Reviewed by Bob Eckhard
While wandering around the BETT exhibition in a dazed state (normally associated with that last hour of a long hard day at Olympia!) I happened by chance to find rest at the Prim-Ed stand. Here, as I aimlessly surveyed the multitude of books before me, my eye was curiously drawn to something on the carousel display rack at my side. On closer inspection of the item, a sense of discovery began to dawn on me as I realised that the photocopiable workbook was no ordinary product but rather an innovative resource to be used in conjunction with the Internet! Was this the answer to the literacy co-ordinator's ICT dilemma? Read on .....
Armed with the three books, I arrived at school the next day ready for action with my year six class who would play guinea pig to the new materials in the computer room. The worksheet having been explained to the class, the pupils quickly accessed the Prim-Ed website (www.prim-ed.com/netschool) and began searching through the text for the relevant information that would provide answers for the questions on their sheets. This worksheet was well set out with helpful instructions and simple icons to inform the reader as to what questions would require searching of the screen text as opposed to other more conventional methods that could be carried out back in the classroom. All pupils seemed to understand this and set about the task with great relish.
In the period that followed, I observed pupils (in pairs) using a variety of different reading strategies, scaffolding one another, offering counter argument, reaching consensus, rephrasing answers, and much more. As the lesson was essentially intended as one to do with literacy, the workbooks (all of which have their emphasis on skills such as using alliteration, similes, etc) seemed to achieve their main objective of providing a genuine opportunity for the core subject to be delivered using ICT.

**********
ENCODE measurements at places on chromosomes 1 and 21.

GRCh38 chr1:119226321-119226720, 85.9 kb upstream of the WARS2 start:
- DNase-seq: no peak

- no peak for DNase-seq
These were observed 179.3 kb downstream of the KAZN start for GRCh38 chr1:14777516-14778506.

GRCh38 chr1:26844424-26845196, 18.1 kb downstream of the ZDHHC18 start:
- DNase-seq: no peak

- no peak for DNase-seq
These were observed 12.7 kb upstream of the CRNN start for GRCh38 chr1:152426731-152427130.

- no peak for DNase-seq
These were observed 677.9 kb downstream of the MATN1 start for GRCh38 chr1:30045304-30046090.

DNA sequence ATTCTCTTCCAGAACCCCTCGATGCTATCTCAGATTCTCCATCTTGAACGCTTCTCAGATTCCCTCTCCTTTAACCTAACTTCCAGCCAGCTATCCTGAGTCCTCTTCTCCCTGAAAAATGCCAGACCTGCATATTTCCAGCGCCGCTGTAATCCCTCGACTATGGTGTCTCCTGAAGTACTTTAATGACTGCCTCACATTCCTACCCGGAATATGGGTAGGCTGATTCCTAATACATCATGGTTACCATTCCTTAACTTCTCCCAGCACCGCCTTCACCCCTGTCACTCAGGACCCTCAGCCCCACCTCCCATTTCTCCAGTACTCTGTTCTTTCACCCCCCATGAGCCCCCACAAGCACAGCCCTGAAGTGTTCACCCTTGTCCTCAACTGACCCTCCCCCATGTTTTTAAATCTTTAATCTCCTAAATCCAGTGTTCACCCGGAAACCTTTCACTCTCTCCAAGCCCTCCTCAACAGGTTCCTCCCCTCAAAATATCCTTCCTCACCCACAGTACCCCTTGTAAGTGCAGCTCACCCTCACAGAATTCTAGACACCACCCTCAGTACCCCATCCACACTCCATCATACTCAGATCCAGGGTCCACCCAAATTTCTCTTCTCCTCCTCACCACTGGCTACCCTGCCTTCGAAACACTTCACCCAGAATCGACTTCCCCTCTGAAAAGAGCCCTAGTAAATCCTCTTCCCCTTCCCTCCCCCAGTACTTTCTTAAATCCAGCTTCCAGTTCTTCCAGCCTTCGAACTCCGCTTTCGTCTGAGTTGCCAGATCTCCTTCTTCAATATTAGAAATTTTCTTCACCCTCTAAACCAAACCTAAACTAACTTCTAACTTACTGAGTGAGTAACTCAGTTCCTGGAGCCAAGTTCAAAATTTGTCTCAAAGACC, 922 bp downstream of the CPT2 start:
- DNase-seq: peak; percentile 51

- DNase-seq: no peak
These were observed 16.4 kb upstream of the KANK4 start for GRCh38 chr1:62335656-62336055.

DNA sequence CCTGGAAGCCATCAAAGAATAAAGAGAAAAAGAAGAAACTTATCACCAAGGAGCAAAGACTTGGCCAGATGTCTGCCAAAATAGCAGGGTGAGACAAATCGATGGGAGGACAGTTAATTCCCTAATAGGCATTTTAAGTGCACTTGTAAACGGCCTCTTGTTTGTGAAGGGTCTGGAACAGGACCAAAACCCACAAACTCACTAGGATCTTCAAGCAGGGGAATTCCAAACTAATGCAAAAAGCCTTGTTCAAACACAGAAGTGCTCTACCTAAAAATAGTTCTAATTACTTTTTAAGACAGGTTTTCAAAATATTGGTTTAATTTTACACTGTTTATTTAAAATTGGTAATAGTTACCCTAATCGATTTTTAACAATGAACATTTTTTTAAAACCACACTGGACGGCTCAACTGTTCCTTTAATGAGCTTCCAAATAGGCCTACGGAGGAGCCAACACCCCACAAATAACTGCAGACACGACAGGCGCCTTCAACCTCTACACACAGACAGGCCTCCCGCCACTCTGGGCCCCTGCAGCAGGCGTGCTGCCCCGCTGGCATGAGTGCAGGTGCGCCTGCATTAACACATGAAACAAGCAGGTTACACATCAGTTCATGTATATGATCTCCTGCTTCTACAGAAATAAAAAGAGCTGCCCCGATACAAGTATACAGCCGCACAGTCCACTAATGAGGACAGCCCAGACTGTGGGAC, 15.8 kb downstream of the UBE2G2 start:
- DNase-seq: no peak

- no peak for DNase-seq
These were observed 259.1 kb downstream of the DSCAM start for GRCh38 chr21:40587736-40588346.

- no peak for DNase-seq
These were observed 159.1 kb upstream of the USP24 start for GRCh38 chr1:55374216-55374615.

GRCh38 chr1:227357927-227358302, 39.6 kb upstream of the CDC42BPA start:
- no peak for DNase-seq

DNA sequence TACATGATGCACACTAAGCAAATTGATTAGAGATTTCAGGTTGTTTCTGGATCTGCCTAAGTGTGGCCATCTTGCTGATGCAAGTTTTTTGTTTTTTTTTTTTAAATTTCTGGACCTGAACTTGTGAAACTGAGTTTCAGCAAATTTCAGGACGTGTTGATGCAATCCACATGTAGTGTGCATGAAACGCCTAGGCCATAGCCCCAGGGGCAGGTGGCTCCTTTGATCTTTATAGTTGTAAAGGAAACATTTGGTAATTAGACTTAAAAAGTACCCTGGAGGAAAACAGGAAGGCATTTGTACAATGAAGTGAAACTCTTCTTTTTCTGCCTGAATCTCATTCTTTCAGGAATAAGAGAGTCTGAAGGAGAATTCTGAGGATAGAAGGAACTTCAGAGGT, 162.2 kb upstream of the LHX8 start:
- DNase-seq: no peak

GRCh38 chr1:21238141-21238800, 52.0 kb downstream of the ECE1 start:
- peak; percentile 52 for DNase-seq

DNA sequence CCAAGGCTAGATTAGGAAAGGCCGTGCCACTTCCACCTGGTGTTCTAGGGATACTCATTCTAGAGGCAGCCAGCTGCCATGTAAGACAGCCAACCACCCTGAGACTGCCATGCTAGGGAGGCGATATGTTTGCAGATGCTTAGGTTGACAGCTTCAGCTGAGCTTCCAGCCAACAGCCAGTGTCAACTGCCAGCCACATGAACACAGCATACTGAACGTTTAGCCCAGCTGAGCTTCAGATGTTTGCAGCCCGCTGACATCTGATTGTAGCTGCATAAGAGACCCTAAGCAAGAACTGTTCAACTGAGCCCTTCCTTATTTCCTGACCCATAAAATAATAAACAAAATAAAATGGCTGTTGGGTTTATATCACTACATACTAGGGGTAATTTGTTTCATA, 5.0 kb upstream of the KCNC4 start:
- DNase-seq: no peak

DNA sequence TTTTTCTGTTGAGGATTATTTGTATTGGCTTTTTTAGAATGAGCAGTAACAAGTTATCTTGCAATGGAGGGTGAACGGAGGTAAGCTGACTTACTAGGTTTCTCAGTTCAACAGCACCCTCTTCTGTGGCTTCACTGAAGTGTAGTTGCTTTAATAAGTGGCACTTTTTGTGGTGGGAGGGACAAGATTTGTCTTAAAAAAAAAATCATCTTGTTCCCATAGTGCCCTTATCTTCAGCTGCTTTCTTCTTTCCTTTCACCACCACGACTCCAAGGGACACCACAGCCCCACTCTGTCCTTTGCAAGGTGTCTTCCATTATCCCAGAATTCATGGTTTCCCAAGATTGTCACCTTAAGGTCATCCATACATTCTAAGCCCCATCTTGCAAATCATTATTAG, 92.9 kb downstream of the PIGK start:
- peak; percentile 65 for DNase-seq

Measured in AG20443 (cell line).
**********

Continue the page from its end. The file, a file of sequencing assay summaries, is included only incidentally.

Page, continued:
From the use of these materials in class, I concluded that although these resources do not always fit succinctly with a rigid following of the Literacy Hour, they do however provide an excellent opportunity for schools linked to the Internet to develop a range of language skills. Indeed, as the content of these book centres on texts and comprehension activities related to non-fiction, it is quite possible to see the appeal that this resource might have for boys who are often reluctant readers of fiction. However, a cautionary note must be given here as the level of reading required for some of the texts meant that at times they had to be confined to year 5/6 top set literacy groups.
In summary, the Internet Theme Series by Prim-Ed is a useful resource in any school's ICT development plan. The innovation of its easy-to-use website and resource pork is a great asset for teachers who nowadays spend much of their time before school running around trying to find and photocopy texts for use with literacy. Of course, not all of the texts are appropriate, though this criticism might be levelled against any scheme of work. In short, the Prim-Ed Internet Themes series is a useful resource collection and well worth the £30 (special offer) I paid late in the day on a tiring afternoon in January.
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